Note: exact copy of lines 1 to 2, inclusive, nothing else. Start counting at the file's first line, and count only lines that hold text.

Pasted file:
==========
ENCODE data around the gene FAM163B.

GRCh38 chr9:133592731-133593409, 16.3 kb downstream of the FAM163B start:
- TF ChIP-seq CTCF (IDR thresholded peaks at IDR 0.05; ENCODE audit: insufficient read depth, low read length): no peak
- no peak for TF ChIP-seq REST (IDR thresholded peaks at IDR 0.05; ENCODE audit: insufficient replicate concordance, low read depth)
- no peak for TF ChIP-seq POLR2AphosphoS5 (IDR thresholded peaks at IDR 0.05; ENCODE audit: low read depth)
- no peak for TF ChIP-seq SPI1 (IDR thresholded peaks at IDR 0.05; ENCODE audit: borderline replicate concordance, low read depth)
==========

ENCODE data around the gene FAM163B.

GRCh38 chr9:133592731-133593409, 16.3 kb downstream of the FAM163B start: